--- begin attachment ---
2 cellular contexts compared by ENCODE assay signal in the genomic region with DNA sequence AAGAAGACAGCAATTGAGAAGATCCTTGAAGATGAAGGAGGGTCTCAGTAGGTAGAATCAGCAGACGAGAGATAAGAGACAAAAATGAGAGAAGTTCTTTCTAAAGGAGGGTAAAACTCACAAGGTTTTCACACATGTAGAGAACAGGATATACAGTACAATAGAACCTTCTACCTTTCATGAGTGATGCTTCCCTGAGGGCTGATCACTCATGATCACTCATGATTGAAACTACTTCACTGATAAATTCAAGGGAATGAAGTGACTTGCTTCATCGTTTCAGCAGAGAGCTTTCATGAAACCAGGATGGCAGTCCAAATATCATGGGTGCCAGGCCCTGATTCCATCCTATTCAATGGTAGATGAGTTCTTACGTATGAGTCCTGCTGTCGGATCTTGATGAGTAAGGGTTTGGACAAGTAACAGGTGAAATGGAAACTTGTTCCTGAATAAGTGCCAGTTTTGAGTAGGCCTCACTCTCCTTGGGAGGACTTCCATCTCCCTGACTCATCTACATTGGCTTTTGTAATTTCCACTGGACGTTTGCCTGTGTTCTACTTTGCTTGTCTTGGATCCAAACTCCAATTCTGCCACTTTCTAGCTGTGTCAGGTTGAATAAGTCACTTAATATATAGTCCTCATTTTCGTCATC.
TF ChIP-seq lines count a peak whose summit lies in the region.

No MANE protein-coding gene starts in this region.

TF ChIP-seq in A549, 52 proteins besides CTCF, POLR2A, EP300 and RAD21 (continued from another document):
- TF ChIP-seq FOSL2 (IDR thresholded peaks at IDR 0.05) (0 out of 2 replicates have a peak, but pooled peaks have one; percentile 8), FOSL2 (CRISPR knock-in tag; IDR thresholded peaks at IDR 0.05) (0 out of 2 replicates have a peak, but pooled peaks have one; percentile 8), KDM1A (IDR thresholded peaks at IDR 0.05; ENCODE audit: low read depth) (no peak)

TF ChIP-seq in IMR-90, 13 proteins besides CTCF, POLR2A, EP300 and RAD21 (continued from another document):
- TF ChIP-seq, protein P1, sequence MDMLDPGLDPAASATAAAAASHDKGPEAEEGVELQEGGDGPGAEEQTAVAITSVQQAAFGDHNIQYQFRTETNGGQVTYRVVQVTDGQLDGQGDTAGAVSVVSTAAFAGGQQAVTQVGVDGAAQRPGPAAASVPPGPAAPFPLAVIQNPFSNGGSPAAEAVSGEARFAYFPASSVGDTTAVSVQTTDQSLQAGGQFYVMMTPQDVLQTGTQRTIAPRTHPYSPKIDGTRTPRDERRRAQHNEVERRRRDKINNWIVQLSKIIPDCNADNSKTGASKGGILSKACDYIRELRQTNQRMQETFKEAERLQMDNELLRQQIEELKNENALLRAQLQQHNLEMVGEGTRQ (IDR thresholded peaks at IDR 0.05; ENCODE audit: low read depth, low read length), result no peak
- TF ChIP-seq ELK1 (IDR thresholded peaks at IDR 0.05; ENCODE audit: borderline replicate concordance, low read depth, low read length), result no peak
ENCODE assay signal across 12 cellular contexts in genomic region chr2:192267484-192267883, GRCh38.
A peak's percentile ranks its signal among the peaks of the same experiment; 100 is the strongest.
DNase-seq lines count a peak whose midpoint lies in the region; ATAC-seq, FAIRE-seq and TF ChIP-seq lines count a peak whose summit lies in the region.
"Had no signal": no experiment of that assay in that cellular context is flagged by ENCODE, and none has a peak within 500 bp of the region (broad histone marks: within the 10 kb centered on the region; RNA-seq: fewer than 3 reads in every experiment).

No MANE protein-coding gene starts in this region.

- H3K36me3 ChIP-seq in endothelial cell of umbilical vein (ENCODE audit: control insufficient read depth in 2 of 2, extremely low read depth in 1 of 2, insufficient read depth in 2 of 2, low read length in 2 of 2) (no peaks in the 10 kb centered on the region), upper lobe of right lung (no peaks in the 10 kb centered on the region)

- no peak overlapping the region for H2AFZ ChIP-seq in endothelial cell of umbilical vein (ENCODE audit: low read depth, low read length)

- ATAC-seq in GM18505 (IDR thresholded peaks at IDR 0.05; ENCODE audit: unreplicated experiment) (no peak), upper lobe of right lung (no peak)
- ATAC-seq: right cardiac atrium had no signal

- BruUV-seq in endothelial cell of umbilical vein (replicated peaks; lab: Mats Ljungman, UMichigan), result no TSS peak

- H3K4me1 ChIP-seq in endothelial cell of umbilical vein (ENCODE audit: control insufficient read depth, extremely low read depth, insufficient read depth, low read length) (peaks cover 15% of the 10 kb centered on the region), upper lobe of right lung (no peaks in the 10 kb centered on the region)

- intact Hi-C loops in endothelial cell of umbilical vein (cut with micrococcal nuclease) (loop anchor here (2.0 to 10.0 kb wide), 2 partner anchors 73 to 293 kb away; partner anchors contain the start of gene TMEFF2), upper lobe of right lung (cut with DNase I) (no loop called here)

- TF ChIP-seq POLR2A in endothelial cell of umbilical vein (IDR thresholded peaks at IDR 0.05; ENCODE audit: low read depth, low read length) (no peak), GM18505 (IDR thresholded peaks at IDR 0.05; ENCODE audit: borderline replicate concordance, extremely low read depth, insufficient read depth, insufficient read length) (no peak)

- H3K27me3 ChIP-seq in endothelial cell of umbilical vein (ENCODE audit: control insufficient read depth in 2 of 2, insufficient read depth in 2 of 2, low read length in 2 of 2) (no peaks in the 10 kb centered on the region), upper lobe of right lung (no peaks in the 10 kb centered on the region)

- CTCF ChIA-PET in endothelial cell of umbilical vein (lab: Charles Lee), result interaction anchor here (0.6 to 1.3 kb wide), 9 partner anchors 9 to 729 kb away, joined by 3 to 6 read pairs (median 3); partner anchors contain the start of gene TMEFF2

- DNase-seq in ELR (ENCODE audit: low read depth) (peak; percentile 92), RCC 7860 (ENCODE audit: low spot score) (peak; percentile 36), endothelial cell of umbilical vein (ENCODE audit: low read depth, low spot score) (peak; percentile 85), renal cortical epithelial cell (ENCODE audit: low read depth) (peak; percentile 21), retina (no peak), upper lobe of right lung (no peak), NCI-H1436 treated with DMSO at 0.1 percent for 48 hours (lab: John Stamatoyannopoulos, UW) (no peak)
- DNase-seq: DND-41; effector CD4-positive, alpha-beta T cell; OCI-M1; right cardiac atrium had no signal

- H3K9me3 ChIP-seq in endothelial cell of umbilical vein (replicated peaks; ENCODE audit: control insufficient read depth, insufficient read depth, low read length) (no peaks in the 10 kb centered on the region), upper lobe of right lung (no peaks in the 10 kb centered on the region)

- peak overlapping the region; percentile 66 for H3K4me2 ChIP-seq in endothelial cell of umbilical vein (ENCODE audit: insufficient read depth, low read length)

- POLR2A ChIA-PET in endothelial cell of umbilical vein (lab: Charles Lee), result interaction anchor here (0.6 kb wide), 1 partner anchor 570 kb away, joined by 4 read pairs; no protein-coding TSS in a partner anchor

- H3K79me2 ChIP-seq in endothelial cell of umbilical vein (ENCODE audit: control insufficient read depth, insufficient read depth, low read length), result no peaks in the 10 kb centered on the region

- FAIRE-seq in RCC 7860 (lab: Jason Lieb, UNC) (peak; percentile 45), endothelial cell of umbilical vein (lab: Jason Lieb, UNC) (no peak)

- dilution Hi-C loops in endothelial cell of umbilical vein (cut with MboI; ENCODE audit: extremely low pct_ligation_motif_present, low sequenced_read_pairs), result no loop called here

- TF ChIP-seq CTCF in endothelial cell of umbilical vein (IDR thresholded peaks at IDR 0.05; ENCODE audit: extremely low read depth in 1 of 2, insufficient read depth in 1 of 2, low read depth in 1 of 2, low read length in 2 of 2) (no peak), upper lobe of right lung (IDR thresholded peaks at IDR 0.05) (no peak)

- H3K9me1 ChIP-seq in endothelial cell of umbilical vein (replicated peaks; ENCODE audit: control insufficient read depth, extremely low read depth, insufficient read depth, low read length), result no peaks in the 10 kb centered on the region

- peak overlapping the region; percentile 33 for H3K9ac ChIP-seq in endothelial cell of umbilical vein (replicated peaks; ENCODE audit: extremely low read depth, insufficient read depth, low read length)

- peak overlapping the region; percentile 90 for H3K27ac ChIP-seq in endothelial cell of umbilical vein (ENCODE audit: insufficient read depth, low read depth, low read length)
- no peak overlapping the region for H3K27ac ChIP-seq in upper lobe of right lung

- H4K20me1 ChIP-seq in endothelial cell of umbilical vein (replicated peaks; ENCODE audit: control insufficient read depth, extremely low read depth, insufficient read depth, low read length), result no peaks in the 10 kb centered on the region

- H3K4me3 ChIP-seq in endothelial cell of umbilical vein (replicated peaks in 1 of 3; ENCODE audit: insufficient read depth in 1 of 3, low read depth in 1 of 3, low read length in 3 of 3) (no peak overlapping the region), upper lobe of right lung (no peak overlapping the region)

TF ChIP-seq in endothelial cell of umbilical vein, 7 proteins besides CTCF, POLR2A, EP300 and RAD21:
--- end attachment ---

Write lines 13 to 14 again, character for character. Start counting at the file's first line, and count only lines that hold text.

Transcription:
No MANE protein-coding gene starts in this region.

- H3K36me3 ChIP-seq in endothelial cell of umbilical vein (ENCODE audit: control insufficient read depth in 2 of 2, extremely low read depth in 1 of 2, insufficient read depth in 2 of 2, low read length in 2 of 2) (no peaks in the 10 kb centered on the region), upper lobe of right lung (no peaks in the 10 kb centered on the region)